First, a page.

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Tuesday, May 24, 2022

Bradford arthritis patient defies the odds and takes on half marathon for local hospital charity

Diagnosed with arthritis at just 46 in 2017, this man is using his 'Yorkshire grit' and determination to race in the Leeds Half marathon in September.

A man from Bradford who has rheumatoid arthritis is planning to run in the Leeds Half Marathon in October to raise money for the Leeds Half marathon to raise money for Leeds Hospitals Charity.

Around 12,000 people are diagnosed with rheumatoid arthritis in the UK each year, it is a long-term condition that causes pain, swelling and stiffness in the joints. Many people suffering from the disease struggle with simple daily tasks and need to adapt their lifestyle to manage their condition.

More than 10 million people have arthritis or other, similar conditions. The condition affects people of all ages, including children. The NHS says that across Britain more than 400,000 people have the condition, with it often starts in a person is between 40 and 50 years old.

Women are 3 times more likely to be affected than men. In rheumatoid arthritis, it is the body’s immune system that targets joints, causing pain, swelling and stiffness.

But this has not been the case for Kulwant “Kully” Johal. The 50-year-old, from Bradford, was diagnosed with Rheumatoid Arthritis in 2017, at just 46 years old. For Mr Johal, the diagnosis was a big shock, and he worried about the impact the condition would have on his work life and hobbies.

Around 400,000 people in the UK have rheumatoid arthritis. Image by Towfiqu Barbhuiya.

Mr Johal has received specialist care from the Rheumatology department at Chapel Allerton Hospital since he was diagnosed. When Mr Johal was first diagnosed, he had been struggling to walk due to swelling in his knees and feared he wouldn’t be able to go running anymore.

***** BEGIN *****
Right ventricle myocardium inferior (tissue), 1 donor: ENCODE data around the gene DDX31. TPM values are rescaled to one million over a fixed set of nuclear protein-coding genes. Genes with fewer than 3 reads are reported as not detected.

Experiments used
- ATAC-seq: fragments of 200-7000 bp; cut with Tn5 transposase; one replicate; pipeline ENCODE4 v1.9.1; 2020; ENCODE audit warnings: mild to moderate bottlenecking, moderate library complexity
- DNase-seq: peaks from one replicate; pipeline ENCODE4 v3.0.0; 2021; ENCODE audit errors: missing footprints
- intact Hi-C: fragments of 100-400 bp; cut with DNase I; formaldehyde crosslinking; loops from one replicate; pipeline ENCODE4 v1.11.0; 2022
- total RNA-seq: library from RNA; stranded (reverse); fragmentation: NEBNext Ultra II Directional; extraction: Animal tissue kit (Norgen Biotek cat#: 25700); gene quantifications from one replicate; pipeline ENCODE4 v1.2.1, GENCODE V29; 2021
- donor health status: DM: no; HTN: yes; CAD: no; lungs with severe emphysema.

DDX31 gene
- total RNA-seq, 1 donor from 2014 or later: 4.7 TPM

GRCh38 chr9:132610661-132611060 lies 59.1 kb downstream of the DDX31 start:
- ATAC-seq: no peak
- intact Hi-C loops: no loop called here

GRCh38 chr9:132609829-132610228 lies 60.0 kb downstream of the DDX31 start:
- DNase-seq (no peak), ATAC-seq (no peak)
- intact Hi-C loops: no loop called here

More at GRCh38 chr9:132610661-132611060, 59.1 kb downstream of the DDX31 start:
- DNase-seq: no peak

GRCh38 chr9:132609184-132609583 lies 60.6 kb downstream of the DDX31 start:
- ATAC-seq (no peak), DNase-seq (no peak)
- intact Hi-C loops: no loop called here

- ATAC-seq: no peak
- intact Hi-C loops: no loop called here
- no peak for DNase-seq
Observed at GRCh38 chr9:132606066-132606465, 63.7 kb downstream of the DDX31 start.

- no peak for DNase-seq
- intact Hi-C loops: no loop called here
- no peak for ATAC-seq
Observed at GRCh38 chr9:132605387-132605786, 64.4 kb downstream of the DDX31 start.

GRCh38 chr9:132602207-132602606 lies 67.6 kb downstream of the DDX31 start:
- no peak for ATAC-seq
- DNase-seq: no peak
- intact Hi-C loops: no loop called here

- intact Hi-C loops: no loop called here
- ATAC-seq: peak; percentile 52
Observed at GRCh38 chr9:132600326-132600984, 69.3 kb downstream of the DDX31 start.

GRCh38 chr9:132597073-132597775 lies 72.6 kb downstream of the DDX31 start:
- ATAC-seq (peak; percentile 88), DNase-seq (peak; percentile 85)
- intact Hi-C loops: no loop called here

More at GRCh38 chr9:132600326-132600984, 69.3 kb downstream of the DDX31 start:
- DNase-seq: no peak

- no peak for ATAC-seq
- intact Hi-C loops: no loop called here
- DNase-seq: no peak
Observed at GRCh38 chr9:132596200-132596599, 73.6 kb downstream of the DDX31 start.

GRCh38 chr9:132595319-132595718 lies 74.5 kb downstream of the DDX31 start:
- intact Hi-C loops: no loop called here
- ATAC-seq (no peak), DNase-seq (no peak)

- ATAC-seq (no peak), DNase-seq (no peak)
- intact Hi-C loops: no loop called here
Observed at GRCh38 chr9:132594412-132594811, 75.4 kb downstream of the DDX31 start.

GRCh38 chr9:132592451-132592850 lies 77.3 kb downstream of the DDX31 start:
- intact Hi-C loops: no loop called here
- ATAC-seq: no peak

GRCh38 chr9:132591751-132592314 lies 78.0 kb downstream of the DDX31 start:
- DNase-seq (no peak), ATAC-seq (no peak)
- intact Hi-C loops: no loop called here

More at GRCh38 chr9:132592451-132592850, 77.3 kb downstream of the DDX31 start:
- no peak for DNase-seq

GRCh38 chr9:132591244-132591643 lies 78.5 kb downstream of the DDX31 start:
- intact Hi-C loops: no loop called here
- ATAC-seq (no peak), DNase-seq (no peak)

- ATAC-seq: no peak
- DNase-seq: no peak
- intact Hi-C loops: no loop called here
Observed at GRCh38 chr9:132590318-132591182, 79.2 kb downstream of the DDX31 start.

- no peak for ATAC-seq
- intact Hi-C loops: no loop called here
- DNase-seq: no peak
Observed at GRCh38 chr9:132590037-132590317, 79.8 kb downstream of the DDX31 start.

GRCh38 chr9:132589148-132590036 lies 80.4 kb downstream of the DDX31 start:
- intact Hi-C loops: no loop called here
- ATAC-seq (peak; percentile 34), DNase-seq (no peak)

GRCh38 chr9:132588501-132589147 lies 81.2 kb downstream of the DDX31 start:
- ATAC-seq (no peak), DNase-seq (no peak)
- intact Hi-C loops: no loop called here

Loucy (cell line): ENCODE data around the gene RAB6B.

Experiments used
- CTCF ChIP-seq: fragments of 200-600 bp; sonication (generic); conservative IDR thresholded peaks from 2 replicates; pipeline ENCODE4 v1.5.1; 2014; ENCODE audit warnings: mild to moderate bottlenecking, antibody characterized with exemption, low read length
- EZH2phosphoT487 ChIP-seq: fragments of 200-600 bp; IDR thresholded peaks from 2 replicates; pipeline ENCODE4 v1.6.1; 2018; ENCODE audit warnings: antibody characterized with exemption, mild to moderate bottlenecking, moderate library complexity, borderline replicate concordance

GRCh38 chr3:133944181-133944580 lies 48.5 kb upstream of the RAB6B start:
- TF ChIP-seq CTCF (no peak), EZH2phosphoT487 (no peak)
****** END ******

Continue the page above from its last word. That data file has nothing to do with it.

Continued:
However, thanks to the incredible care and support Mr Johal has received from the specialist team he’s been able to effectively manage his condition and is even hoping to complete the Leeds Half Marathon next month.

Mr Johal’s wife and younger brother also both work for the NHS, so he has seen first-hand the impact the coronavirus pandemic has had on frontline staff and felt it was his duty to give something back.

Mr Johal turned 50 last December and wanted to prove that he could still complete a running challenge, despite his condition so decided to sign up for the Leeds Half and raise funds for Leeds Hospitals Charity.

Before the pandemic, over 7,500 runners would take part in the marathon. Image by Miguel A. Amutio.

A half marathon is 13.10 miles or around 21 kilometres. The Leeds Half is the biggest event of its type in Yorkshire, with over 7,500 runners taking part. The first Half was staged in 1987 and will be held this year on  5 September 2021 at 9.45am, with the race office and assembly area open from 7am.

The marathon has set out strict Covid-19 guidelines, stating that prior to the race, all runners must take a self-assessment for the Coronavirus and isolate if it comes back positive.

Social distancing where possible, arriving ready to run to minimise interaction with staff and other runners is advised, and wearing a mask before and after the marathon is not required but encouraged by the organisers.

One of the hospital Physiotherapists encouraged Mr Johal to exercise regularly to manage his pain, and he says encouragement from staff really spurred him on: “I was recommended ‘Couch to 5k’ by one of the Physiotherapists and I just kept going from there. It’s been four years of hard work, but I knew if I didn’t do something my condition would progress quicker.

“I recently climbed Snowdon with my family and have been training ahead of the half marathon for 16 weeks. I’m determined to be in control of my disease, I don’t want it to define me and taking on this challenge is a great way to prove that.”

And as if that wasn’t enough, this is only in ‘training’ for the Virtual London Marathon Mr Johal is taking part in October in support of Versus Arthritis and Leeds Hospitals Charity.

Thanks to his ‘Yorkshire grit’ and determination, Mr Johal’s condition has not deteriorated as badly as doctors thought at this stage and Mr Johal hasn’t needed to go to his regular physiotherapy sessions.

You can donate to Kully’s fundraising page here.


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